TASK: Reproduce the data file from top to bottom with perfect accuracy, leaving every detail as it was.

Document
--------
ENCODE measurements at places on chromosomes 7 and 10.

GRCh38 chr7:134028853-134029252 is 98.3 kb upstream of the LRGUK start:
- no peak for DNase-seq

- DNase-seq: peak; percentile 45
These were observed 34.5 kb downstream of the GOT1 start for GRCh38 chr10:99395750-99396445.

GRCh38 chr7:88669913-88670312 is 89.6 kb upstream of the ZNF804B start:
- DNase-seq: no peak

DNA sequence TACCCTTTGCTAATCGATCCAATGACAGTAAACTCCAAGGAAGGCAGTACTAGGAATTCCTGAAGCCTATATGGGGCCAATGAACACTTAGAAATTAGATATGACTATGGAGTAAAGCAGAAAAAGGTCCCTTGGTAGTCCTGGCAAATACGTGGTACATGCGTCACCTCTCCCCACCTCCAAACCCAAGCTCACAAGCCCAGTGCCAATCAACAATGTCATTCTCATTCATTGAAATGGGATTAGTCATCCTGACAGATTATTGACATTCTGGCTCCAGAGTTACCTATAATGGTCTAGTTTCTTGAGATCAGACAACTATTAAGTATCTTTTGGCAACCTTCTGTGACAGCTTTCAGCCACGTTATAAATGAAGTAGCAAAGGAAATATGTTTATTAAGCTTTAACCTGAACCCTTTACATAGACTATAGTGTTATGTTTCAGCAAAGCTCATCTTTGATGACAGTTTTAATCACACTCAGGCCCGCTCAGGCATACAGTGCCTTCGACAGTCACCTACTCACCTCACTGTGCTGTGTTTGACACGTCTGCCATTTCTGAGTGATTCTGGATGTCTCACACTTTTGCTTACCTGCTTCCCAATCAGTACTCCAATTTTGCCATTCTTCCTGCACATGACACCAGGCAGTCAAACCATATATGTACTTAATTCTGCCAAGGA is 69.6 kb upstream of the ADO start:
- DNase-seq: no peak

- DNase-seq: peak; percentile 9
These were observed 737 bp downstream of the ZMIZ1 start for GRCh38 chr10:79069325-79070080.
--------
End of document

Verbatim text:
ENCODE measurements at places on chromosomes 7 and 10.

GRCh38 chr7:134028853-134029252 is 98.3 kb upstream of the LRGUK start:
- no peak for DNase-seq

- DNase-seq: peak; percentile 45
These were observed 34.5 kb downstream of the GOT1 start for GRCh38 chr10:99395750-99396445.

GRCh38 chr7:88669913-88670312 is 89.6 kb upstream of the ZNF804B start:
- DNase-seq: no peak

DNA sequence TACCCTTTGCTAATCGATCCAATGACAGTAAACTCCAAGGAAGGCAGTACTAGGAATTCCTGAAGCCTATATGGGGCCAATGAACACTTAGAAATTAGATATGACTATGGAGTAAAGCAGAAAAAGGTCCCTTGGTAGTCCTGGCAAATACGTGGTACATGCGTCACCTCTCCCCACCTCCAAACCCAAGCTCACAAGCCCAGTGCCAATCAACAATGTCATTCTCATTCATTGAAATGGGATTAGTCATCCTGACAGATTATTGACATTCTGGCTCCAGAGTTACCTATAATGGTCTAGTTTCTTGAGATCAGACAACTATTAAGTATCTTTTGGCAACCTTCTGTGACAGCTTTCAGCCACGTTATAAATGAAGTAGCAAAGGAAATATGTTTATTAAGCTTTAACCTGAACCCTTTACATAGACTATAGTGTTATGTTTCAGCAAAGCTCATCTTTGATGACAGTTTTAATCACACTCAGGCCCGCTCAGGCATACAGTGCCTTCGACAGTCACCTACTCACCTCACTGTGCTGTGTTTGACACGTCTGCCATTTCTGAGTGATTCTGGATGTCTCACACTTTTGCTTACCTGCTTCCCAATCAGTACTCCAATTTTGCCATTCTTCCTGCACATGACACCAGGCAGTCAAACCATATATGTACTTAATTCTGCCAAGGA is 69.6 kb upstream of the ADO start:
- DNase-seq: no peak

- DNase-seq: peak; percentile 9
These were observed 737 bp downstream of the ZMIZ1 start for GRCh38 chr10:79069325-79070080.